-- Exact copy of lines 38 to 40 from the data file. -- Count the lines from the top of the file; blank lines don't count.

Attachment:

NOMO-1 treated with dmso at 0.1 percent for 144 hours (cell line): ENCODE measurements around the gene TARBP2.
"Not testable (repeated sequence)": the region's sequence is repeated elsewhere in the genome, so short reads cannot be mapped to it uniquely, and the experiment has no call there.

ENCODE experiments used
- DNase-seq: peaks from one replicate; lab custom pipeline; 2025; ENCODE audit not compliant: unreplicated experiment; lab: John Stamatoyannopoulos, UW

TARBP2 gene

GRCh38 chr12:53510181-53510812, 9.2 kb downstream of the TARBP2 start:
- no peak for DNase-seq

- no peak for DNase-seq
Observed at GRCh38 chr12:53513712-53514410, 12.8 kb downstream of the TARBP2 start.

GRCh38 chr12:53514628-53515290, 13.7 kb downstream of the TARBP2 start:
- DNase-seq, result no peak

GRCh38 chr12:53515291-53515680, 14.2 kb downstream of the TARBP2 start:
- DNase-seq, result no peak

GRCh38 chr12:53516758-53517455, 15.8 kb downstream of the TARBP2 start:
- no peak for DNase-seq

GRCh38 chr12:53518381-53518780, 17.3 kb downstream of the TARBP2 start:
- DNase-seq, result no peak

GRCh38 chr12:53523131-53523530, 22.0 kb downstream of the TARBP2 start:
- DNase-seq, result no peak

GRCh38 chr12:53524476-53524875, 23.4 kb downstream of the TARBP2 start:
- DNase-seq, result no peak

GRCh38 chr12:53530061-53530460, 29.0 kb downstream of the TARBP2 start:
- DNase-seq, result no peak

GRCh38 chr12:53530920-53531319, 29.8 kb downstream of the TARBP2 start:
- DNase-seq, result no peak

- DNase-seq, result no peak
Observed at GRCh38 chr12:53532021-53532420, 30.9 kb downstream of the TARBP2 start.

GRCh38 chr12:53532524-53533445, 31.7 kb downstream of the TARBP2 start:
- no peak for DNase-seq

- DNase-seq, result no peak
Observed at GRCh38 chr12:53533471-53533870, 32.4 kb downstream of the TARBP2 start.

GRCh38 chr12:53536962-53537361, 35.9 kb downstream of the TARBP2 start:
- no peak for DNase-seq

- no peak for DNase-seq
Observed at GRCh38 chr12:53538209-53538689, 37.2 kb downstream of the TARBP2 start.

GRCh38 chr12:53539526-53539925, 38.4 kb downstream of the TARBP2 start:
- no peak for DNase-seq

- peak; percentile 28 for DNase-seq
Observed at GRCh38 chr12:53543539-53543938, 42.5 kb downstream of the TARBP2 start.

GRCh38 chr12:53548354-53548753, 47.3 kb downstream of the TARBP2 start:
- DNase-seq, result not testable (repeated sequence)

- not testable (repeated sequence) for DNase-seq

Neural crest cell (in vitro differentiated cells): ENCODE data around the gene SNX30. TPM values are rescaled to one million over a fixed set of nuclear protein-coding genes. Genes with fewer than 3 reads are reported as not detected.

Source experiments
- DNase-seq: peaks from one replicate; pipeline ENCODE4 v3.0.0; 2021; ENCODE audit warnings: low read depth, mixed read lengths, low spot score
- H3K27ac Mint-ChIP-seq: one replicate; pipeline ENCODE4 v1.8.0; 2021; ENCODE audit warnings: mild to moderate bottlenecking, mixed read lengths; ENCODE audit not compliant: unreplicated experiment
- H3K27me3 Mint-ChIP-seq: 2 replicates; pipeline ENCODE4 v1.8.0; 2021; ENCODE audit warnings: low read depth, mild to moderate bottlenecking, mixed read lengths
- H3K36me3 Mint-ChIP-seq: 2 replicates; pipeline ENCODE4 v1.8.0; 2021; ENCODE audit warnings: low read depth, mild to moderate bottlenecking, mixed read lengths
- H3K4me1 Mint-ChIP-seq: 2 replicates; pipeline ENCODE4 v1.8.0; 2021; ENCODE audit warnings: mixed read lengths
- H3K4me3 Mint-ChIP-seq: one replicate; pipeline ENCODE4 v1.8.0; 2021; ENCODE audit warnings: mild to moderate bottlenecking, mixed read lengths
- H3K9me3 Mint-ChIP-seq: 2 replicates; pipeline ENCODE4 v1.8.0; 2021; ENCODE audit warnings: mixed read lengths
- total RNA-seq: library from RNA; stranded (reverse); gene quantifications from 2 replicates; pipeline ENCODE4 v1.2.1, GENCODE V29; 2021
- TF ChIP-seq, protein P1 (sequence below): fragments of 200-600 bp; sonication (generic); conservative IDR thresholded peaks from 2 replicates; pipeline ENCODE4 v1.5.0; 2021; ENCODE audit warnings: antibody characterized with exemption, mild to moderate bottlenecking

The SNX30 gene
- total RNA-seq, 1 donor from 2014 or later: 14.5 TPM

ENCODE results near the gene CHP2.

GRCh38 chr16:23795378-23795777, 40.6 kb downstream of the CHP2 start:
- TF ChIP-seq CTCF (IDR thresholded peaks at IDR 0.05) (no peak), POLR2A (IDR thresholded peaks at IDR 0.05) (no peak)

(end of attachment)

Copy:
- peak; percentile 28 for DNase-seq
Observed at GRCh38 chr12:53543539-53543938, 42.5 kb downstream of the TARBP2 start.

GRCh38 chr12:53548354-53548753, 47.3 kb downstream of the TARBP2 start: